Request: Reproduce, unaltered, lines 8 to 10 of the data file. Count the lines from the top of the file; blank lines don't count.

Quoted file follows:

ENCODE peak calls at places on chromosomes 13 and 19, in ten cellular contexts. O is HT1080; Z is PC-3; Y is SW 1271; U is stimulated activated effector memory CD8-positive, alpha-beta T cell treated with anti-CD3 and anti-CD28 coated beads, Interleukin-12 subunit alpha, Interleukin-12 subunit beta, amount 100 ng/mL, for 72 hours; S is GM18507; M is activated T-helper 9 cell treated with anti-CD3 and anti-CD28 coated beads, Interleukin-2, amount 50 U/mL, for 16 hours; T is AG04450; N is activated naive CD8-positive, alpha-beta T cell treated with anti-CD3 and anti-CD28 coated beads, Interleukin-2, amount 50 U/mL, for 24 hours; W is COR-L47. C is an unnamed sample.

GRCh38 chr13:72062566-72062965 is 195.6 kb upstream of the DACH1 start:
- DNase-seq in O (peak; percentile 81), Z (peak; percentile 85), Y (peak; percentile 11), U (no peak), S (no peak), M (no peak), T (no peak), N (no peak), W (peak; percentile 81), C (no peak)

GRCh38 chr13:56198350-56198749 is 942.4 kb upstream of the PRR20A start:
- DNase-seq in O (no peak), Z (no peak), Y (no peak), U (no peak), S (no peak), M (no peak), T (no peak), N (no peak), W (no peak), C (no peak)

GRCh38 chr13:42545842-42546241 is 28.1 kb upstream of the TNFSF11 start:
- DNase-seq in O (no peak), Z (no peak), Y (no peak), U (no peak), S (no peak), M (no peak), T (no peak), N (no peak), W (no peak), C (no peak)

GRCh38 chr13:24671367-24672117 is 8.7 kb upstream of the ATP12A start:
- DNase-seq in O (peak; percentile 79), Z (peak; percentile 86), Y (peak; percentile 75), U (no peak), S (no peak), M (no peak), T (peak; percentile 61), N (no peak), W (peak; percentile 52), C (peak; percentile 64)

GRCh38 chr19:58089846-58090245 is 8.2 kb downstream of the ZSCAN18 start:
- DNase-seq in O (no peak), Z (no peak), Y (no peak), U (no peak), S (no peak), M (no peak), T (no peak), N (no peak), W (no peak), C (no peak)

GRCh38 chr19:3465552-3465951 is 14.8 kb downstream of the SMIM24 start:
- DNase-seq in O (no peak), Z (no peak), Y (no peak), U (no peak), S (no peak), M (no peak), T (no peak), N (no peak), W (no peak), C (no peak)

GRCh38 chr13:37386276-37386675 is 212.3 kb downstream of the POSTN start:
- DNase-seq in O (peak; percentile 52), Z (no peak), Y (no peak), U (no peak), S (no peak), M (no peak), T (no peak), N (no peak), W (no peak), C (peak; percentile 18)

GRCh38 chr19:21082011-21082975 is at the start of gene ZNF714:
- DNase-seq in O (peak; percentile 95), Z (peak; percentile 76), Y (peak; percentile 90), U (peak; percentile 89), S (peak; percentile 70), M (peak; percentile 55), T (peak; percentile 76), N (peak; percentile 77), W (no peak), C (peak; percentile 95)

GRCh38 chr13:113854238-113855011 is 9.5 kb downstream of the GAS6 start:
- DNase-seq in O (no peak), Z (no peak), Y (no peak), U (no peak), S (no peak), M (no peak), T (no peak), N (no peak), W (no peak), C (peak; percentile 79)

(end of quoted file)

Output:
GRCh38 chr13:24671367-24672117 is 8.7 kb upstream of the ATP12A start:
- DNase-seq in O (peak; percentile 79), Z (peak; percentile 86), Y (peak; percentile 75), U (no peak), S (no peak), M (no peak), T (peak; percentile 61), N (no peak), W (peak; percentile 52), C (peak; percentile 64)

GRCh38 chr19:58089846-58090245 is 8.2 kb downstream of the ZSCAN18 start: